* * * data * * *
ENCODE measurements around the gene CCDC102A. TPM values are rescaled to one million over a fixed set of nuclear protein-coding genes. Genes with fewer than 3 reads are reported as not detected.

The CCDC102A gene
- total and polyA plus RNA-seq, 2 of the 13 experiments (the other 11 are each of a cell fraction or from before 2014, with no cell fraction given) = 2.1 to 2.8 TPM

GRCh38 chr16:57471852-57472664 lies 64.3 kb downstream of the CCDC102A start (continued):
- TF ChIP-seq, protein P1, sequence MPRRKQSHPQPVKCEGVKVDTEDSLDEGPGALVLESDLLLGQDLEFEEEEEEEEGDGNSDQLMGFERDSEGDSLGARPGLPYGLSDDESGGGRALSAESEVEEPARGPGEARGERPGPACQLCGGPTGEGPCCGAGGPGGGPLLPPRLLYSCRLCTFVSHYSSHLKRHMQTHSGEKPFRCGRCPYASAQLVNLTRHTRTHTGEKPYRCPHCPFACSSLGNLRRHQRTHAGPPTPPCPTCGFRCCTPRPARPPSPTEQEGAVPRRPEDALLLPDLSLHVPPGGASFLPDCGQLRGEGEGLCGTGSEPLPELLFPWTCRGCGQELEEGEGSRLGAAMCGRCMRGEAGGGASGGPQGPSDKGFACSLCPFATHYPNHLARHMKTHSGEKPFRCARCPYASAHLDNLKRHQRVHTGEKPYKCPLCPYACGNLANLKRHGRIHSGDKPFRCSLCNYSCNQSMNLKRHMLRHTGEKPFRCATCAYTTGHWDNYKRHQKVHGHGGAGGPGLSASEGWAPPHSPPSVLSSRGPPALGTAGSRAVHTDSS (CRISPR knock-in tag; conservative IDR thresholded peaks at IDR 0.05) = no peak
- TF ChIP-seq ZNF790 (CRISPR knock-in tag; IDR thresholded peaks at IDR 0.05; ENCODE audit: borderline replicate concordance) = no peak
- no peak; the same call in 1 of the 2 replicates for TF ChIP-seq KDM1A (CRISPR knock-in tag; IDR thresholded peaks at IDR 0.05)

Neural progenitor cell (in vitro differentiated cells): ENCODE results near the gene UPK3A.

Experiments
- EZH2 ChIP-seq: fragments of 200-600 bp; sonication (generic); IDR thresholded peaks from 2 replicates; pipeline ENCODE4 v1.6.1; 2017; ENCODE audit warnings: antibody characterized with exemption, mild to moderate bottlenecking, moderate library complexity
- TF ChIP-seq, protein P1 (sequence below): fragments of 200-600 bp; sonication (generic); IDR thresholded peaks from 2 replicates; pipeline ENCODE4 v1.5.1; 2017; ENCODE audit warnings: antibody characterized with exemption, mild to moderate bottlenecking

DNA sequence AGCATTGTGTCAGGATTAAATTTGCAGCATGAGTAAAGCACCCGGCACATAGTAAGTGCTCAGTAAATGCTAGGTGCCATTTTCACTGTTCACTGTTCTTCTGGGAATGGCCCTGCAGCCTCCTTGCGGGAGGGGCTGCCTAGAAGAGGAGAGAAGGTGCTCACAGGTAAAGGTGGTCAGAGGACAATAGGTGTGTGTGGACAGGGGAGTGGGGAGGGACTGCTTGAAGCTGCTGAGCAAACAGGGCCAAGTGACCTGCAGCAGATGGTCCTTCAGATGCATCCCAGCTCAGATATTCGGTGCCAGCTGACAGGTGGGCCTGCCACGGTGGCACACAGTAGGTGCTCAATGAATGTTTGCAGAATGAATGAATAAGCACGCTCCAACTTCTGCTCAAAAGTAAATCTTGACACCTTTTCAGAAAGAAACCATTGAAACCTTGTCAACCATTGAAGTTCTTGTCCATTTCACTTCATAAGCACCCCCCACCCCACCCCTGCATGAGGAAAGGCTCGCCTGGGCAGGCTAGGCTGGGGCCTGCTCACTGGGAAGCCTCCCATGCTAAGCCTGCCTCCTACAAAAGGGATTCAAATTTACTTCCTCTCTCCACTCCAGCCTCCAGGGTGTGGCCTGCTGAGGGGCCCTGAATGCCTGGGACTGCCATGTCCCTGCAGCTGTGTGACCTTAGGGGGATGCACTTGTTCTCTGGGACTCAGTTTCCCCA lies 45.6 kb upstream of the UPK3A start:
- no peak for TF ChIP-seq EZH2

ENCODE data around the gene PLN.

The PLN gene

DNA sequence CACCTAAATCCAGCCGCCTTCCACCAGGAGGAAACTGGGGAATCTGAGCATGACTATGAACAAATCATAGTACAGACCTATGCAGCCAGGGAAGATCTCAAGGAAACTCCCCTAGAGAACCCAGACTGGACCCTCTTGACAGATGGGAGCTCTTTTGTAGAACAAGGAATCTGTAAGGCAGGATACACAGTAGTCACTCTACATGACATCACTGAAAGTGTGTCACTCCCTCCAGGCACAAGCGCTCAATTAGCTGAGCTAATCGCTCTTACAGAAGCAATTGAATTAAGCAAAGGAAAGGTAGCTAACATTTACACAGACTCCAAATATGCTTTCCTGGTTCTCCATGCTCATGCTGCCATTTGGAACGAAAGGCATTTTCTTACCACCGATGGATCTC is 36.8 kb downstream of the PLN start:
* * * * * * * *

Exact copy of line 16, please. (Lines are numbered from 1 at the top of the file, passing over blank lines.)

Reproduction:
DNA sequence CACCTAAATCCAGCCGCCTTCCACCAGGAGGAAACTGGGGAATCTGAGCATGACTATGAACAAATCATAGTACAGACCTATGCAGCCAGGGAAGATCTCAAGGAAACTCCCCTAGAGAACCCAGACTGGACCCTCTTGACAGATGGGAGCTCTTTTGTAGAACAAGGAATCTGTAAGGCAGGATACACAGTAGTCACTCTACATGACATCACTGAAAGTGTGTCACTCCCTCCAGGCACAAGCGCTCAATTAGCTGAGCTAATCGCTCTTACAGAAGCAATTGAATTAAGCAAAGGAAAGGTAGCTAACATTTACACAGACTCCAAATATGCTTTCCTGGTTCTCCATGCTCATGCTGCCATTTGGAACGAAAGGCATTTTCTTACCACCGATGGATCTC is 36.8 kb downstream of the PLN start: